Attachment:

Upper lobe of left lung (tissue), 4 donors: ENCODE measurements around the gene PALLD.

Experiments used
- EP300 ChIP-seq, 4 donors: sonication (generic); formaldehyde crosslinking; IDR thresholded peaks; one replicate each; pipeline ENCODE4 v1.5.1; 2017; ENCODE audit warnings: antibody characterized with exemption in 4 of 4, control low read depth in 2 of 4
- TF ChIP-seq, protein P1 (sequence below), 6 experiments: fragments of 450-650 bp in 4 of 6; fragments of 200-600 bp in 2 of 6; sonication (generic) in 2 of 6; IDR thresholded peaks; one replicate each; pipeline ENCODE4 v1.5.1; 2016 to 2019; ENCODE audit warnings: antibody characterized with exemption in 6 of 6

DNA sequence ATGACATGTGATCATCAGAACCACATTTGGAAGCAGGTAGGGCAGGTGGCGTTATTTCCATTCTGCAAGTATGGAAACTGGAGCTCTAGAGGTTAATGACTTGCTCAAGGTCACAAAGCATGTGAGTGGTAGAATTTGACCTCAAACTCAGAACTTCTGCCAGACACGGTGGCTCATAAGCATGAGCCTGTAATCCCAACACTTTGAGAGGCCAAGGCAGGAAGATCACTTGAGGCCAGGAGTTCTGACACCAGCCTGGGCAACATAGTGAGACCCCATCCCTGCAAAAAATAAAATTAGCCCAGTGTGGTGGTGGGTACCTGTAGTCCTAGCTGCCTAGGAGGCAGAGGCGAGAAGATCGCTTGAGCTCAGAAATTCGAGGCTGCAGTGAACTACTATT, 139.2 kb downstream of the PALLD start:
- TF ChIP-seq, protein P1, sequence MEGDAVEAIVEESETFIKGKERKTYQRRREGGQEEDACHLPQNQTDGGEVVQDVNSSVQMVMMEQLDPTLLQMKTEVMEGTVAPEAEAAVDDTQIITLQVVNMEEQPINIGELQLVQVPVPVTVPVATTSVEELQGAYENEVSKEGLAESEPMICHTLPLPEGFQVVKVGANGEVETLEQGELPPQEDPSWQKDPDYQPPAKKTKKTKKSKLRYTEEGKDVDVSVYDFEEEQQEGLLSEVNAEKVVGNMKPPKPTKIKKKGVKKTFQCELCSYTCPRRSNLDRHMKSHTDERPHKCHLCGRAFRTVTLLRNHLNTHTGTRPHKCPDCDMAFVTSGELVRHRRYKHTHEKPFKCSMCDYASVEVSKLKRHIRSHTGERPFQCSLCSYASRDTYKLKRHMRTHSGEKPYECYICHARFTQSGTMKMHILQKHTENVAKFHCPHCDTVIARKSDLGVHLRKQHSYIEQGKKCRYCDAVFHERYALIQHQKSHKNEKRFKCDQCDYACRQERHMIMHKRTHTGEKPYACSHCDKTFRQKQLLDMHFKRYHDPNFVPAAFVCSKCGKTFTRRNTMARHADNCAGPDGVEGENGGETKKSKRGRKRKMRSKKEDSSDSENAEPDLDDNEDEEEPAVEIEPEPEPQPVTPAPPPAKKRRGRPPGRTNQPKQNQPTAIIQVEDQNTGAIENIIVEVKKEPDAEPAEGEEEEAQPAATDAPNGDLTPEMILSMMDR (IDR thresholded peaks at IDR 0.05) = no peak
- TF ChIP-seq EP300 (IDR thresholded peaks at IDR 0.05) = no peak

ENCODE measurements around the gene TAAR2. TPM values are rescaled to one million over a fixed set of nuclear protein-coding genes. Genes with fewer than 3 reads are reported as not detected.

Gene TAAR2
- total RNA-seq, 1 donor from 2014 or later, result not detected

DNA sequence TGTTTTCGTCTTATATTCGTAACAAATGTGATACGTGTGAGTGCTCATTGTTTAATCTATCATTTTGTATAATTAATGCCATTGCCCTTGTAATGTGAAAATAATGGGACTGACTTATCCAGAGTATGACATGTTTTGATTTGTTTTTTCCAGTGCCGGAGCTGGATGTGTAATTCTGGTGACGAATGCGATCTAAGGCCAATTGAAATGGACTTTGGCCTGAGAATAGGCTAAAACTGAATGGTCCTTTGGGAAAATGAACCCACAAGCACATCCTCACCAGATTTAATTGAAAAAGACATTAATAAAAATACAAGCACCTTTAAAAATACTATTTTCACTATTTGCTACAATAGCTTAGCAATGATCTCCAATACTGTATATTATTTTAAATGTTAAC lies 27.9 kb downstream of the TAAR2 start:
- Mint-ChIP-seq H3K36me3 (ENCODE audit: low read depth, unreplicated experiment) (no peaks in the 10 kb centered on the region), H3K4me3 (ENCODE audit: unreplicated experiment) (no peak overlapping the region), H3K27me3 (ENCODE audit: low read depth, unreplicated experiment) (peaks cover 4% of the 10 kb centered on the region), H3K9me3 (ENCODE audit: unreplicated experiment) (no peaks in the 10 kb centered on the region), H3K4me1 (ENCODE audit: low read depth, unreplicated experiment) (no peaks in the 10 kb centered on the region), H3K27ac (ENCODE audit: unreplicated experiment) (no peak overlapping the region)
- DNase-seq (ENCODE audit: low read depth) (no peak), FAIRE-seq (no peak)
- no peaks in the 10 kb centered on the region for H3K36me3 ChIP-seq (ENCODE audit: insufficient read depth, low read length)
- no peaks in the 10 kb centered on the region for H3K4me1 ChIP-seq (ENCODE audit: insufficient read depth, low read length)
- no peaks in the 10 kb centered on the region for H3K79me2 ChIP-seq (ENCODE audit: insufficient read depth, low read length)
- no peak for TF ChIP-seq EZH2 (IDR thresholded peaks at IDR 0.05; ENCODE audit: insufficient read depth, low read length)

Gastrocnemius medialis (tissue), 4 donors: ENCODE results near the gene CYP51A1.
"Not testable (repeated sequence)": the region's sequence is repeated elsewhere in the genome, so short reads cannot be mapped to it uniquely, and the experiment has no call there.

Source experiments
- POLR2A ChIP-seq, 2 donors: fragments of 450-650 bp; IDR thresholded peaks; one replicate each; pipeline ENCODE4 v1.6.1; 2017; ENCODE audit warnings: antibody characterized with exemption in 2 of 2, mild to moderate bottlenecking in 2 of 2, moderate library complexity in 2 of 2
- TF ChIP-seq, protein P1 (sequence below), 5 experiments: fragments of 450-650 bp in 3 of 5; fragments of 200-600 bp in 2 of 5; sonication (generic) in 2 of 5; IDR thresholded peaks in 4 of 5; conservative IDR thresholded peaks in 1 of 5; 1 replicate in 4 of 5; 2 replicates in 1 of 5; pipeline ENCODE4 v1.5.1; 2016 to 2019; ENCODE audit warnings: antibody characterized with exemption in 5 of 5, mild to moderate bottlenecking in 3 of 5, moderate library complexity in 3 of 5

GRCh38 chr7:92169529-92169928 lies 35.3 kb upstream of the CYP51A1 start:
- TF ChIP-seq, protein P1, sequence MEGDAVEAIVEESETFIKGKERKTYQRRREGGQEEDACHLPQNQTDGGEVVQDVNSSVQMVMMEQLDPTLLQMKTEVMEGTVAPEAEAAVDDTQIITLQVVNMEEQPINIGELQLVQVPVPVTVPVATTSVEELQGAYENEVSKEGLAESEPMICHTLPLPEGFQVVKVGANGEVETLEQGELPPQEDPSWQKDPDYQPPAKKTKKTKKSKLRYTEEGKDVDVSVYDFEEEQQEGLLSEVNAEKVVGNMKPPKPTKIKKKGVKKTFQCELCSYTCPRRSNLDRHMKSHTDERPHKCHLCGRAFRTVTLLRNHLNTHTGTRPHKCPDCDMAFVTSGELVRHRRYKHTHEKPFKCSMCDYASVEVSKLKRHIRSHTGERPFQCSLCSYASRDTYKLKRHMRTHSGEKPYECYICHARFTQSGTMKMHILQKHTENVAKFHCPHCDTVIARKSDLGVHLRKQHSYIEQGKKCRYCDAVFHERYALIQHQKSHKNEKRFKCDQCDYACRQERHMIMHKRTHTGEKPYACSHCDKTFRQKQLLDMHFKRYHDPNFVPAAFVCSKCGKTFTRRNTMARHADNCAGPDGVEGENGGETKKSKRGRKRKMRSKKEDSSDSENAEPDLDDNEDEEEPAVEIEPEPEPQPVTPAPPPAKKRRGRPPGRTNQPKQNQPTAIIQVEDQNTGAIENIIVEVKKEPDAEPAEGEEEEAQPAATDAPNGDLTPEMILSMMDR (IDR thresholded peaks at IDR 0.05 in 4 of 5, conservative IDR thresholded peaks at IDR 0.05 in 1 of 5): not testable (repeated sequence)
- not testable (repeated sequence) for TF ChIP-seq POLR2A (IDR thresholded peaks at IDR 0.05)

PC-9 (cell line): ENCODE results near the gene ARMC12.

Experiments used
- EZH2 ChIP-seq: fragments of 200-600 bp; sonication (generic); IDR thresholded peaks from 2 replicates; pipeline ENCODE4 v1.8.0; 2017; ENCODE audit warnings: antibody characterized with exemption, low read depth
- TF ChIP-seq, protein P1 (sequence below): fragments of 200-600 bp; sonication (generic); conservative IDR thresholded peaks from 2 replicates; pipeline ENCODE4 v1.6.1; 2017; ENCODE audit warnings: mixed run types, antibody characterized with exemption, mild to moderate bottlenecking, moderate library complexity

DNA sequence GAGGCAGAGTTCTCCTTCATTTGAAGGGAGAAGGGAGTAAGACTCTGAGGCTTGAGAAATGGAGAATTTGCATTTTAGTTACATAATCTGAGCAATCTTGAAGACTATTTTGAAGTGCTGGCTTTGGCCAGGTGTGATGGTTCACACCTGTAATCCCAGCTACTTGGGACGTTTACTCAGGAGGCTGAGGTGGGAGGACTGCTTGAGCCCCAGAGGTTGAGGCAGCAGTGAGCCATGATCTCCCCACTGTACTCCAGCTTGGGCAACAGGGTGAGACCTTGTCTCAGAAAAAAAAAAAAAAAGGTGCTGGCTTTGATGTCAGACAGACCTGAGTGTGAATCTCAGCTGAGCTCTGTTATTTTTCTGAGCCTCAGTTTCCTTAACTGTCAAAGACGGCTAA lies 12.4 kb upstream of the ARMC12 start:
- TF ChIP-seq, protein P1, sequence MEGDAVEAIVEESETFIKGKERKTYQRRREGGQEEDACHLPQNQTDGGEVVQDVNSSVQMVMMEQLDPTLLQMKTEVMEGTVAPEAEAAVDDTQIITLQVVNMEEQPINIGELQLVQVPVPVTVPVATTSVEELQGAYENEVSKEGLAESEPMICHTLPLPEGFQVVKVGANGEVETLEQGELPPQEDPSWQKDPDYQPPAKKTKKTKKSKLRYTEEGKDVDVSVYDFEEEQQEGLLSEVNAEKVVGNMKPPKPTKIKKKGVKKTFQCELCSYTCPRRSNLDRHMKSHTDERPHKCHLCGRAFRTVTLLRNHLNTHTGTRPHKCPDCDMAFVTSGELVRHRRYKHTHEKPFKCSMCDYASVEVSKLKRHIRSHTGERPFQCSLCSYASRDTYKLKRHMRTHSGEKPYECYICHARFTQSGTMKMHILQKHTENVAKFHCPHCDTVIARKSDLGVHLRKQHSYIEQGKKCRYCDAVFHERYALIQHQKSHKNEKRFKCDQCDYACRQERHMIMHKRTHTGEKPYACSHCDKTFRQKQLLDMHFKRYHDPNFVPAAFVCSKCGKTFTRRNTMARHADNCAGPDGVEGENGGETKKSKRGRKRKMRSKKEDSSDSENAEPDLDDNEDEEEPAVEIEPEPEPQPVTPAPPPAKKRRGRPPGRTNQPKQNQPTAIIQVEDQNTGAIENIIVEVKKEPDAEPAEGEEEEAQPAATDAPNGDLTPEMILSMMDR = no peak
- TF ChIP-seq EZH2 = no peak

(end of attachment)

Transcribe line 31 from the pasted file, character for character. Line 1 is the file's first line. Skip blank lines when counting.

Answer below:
- TF ChIP-seq, protein P1, sequence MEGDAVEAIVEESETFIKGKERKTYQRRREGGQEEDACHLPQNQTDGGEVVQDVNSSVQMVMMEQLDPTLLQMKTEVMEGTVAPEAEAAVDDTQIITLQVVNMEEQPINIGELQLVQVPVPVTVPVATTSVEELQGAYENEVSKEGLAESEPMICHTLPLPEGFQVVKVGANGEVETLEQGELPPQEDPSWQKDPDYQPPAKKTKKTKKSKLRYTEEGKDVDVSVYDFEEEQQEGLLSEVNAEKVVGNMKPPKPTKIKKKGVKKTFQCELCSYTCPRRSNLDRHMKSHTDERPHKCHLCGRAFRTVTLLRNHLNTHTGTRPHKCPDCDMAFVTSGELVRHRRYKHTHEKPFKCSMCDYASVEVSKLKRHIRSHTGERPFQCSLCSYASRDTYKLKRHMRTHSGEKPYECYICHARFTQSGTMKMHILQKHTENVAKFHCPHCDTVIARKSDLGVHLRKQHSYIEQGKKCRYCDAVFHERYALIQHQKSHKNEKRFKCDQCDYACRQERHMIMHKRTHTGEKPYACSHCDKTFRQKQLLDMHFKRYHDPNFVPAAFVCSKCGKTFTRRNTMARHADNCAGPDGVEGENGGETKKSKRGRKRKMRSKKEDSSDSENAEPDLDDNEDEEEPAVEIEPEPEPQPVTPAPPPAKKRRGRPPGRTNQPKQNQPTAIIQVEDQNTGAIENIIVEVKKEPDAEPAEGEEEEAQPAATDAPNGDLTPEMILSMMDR = no peak